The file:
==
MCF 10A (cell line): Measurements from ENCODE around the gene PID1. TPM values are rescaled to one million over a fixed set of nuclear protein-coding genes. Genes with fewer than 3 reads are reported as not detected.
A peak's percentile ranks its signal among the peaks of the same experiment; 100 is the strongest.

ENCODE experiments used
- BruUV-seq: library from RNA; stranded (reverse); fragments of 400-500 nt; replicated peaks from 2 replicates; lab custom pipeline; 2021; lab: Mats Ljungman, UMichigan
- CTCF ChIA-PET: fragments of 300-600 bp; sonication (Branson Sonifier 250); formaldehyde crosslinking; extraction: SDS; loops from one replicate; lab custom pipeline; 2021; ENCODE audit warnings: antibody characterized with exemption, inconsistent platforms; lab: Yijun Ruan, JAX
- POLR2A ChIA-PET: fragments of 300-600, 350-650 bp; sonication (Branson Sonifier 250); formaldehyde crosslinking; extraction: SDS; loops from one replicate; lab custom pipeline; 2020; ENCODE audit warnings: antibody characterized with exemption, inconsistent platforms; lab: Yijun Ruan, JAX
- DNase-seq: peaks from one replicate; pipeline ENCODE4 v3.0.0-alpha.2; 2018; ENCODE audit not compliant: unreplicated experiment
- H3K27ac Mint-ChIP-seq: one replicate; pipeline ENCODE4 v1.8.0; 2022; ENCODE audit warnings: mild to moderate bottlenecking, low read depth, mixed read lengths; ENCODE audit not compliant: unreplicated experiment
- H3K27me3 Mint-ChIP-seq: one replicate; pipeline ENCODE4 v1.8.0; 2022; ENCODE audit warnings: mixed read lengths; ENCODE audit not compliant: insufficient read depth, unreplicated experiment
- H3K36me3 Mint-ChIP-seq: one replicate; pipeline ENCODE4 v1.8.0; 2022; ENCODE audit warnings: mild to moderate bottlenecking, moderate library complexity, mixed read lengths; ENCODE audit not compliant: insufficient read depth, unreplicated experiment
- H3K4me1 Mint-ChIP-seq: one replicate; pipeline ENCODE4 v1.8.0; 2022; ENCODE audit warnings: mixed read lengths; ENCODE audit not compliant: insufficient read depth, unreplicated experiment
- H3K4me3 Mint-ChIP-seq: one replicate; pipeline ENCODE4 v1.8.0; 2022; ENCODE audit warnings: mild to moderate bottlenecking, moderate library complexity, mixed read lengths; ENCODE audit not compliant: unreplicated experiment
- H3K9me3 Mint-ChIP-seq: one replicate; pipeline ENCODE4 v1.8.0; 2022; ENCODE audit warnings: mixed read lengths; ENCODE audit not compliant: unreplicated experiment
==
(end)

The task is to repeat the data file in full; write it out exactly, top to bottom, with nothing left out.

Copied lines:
MCF 10A (cell line): Measurements from ENCODE around the gene PID1. TPM values are rescaled to one million over a fixed set of nuclear protein-coding genes. Genes with fewer than 3 reads are reported as not detected.
A peak's percentile ranks its signal among the peaks of the same experiment; 100 is the strongest.

ENCODE experiments used
- BruUV-seq: library from RNA; stranded (reverse); fragments of 400-500 nt; replicated peaks from 2 replicates; lab custom pipeline; 2021; lab: Mats Ljungman, UMichigan
- CTCF ChIA-PET: fragments of 300-600 bp; sonication (Branson Sonifier 250); formaldehyde crosslinking; extraction: SDS; loops from one replicate; lab custom pipeline; 2021; ENCODE audit warnings: antibody characterized with exemption, inconsistent platforms; lab: Yijun Ruan, JAX
- POLR2A ChIA-PET: fragments of 300-600, 350-650 bp; sonication (Branson Sonifier 250); formaldehyde crosslinking; extraction: SDS; loops from one replicate; lab custom pipeline; 2020; ENCODE audit warnings: antibody characterized with exemption, inconsistent platforms; lab: Yijun Ruan, JAX
- DNase-seq: peaks from one replicate; pipeline ENCODE4 v3.0.0-alpha.2; 2018; ENCODE audit not compliant: unreplicated experiment
- H3K27ac Mint-ChIP-seq: one replicate; pipeline ENCODE4 v1.8.0; 2022; ENCODE audit warnings: mild to moderate bottlenecking, low read depth, mixed read lengths; ENCODE audit not compliant: unreplicated experiment
- H3K27me3 Mint-ChIP-seq: one replicate; pipeline ENCODE4 v1.8.0; 2022; ENCODE audit warnings: mixed read lengths; ENCODE audit not compliant: insufficient read depth, unreplicated experiment
- H3K36me3 Mint-ChIP-seq: one replicate; pipeline ENCODE4 v1.8.0; 2022; ENCODE audit warnings: mild to moderate bottlenecking, moderate library complexity, mixed read lengths; ENCODE audit not compliant: insufficient read depth, unreplicated experiment
- H3K4me1 Mint-ChIP-seq: one replicate; pipeline ENCODE4 v1.8.0; 2022; ENCODE audit warnings: mixed read lengths; ENCODE audit not compliant: insufficient read depth, unreplicated experiment
- H3K4me3 Mint-ChIP-seq: one replicate; pipeline ENCODE4 v1.8.0; 2022; ENCODE audit warnings: mild to moderate bottlenecking, moderate library complexity, mixed read lengths; ENCODE audit not compliant: unreplicated experiment
- H3K9me3 Mint-ChIP-seq: one replicate; pipeline ENCODE4 v1.8.0; 2022; ENCODE audit warnings: mixed read lengths; ENCODE audit not compliant: unreplicated experiment